#101–New PowerPoint presentation & more . . .

With a new book, I now have a new PowerPoint program. The last one, I gave about 40 times up and down the coast, in Eugene, and as far away as Oregon City in auditoriums, library meeting rooms, homes, and campgrounds. The first one covered the book Crossings: McCullough’s Coastal Bridges, the bridges, and included some old-timer’s stories.

This second one covers the 75th anniversary bridge celebrations in 2011 and the part Crossings and I played in them, how the new book The Crossings Guide to Oregon’s Coastal Spans came about, and stories about hardcore bridge aficionados and how we got such a spectacular cover shot. This presentation will have almost twice as many photos as the first one, including several from two of the major bridge celebrations and all 19 of the bridges in the new book.

One of the 19 bridges in The Crossings Guide that will be a part of the new program.

The Big Creek Bridge is one of the 19 bridges in The Crossings Guide, and this photo will be a part of the new program.

I didn’t realize I would spend a good chunk of three days working on it. But that’s what it took. I spent much of Sunday on the edit. I had given a 20-minute presentation with no slides back in March. I thought I was done with the edit, that I’d just have to add photos. Ha! I started adding and changing and before I knew it, I had to start cutting.

I had collected photos from several sources and had inserted them as I received them. But after all my edit changes, some needed to be changed around, and I needed to add more. Fortunately, I had those––on my other computer.

Monday I worked on the photos. Since the PowerPoint is on my laptop and all my photos are on my desktop, I had to send each one, as an email attachment. Then I inserted it. I know the process, but it is a process and when you multiply it by 15 or more times, it takes awhile. And, of course, I had to tinker with the edit some more. I simply can’t let well enough alone.

Then I tried to time myself, but I kept stopping to make changes. It took an hour. Much too long. I’d had it. I would let it rest and not look at it for a couple of days. But that night after dinner, I went through it all again and continued making changes––mostly cutting and tightening this time.

Then I did give it a rest until Thursday where I spent hours making more changes and doing more tightening to the edit. But no more photo changes. Then I went through it with both the edit and photos and timed myself with hardly any stops for changes. It lasted 40 minutes. I was getting there! I usually aim for 35 minutes because at about 40 minutes, eyes start to glaze over. So I made a few more tweaks. I was feeling good about it––beginning to like it.

This is my typical writing style. I get it down and start tinkering and more tinkering until there’s a point where I begin to feel satisfied. Well, I’m approaching that. I’ll be doing this new PowerPoint program on July 27 at 3 p.m. at the Eugene Library as part of their summer series of programs. I know that by then, it will be in good shape. I will also present it to the Soroptimists in Gold Beach in October.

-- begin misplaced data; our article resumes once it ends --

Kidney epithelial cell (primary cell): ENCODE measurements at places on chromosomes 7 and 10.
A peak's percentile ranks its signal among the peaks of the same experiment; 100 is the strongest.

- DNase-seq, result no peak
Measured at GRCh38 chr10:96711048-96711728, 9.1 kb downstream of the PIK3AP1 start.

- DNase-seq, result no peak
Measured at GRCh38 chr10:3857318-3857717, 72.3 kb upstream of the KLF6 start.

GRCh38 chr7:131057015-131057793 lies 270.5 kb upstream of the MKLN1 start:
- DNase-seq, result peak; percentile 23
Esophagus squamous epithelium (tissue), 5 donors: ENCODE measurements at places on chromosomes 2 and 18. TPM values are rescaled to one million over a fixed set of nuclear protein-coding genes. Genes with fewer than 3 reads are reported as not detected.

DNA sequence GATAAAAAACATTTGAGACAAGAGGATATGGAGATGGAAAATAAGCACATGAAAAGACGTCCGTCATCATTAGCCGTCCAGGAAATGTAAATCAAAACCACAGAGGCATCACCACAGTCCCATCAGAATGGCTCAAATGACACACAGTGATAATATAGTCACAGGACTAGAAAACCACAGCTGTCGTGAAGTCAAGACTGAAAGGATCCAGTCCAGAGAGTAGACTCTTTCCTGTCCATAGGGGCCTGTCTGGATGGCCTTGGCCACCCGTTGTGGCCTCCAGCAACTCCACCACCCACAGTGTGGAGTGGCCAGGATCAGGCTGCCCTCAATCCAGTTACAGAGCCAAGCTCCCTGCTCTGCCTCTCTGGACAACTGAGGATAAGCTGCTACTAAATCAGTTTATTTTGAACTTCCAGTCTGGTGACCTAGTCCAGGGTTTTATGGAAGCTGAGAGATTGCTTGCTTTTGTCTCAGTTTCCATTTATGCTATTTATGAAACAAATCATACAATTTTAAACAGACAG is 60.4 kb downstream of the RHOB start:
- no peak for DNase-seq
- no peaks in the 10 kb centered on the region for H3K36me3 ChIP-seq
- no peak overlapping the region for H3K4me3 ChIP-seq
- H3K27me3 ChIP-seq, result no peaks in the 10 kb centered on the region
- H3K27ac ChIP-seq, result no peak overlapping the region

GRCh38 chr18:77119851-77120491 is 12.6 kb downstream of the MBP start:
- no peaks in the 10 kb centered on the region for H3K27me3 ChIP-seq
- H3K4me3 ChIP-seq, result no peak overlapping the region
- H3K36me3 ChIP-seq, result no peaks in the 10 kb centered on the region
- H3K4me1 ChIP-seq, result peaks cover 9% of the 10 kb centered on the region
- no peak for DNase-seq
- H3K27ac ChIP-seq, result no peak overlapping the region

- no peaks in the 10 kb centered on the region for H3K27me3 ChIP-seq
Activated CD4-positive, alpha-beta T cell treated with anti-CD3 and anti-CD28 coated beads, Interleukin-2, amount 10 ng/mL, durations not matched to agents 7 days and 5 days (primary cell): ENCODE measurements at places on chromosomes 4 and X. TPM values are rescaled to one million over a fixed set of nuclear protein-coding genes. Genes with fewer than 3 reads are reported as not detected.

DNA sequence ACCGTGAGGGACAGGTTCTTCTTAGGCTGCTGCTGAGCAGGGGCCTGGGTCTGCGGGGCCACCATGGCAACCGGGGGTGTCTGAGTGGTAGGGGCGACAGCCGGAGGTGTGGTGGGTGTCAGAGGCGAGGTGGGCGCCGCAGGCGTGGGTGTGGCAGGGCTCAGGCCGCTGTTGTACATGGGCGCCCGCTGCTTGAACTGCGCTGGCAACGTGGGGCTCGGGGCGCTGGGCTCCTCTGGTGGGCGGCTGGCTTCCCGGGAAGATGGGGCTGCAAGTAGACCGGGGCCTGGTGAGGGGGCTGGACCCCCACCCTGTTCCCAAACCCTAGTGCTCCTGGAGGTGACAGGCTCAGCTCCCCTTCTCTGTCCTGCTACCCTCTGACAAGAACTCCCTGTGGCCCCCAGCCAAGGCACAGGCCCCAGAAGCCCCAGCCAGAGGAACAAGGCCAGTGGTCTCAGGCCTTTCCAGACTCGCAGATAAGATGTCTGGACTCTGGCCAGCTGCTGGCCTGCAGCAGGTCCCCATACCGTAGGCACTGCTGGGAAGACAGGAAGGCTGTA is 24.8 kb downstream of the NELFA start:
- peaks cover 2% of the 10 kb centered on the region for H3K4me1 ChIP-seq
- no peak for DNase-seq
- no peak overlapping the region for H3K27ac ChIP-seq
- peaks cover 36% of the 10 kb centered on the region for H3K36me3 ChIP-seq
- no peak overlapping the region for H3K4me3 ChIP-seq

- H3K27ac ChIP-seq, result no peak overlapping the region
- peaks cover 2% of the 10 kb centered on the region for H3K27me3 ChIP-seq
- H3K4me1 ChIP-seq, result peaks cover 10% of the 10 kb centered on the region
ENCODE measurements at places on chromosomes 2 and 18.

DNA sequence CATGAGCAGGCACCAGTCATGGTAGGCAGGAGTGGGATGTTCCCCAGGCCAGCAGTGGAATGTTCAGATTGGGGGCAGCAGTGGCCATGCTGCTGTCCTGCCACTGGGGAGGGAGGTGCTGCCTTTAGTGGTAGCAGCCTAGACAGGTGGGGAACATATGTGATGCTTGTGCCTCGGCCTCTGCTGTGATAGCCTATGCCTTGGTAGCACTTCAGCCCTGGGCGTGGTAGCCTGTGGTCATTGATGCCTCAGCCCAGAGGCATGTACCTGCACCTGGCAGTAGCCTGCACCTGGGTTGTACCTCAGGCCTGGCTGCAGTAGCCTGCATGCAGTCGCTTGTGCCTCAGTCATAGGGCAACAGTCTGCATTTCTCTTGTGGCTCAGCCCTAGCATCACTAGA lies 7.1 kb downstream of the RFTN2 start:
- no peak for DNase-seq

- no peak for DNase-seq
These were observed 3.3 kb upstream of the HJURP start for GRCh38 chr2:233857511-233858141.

Once word gets out, that I have a program––a PowerPoint program with lots of photos, I’ll get some takers. In fact, on Monday after working on it much of the day, I was telling my neighbor about it, and she asked me if I could come and do a program for her group!

The Cape Perpetua scenic recreational area caries my books in the Visitor Center.

The Cape Perpetua scenic recreational area caries my books in the Visitor Center.

Tuesday was spent on Florence Festival of Books stuff. We had a planning committee meeting, and I conducted it, since my co-chair had undergone surgery the day before. So I put together a preliminary budget and an agenda before the meeting and a to-do list afterwards.

Since May 15, when applications became available online for the FFOB, we’ve had 21 come in. With each one, I run it off and send a follow-up letter and sometimes request additional info. And I keep a running tally. So far it breaks down to 20 authors (four sharing tables), 2 publishers, and one group of young authors (6-8 year-olds). We have a limit of about 60 tables and we are at 21 so far. Seems to be on par with last year. I need to get on the phone and get the flyers and posters made and get them out.

The Crossings Guide in the gift shop of the Cape Perpetua Visitor Center.

The Crossings Guide in the gift shop of the Cape Perpetua Visitor Center.

I also made a trip up to the Cape Perpetua Visitor Center and Mari’s Books in Yachats to deliver more books, and the weather was beautiful.

Crossings on display in the Cape Perpetua Visitor Center gift shop.

Crossings on display in the Cape Perpetua Visitor Center gift shop.

This week, I feel a sense of accomplishment, and it’s been sunny. Life is good!

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About crossingsauthor

Freelance writer/editor and author of Crossings: McCullough's Coastal Bridges, The Crossings Guide to Oregon's Coastal Spans, and Around Florence. Spent 22 years teaching 1st and 2nd grades and 21 years as editor/staff writer with Oregon Coast and Northwest Travel magazines.
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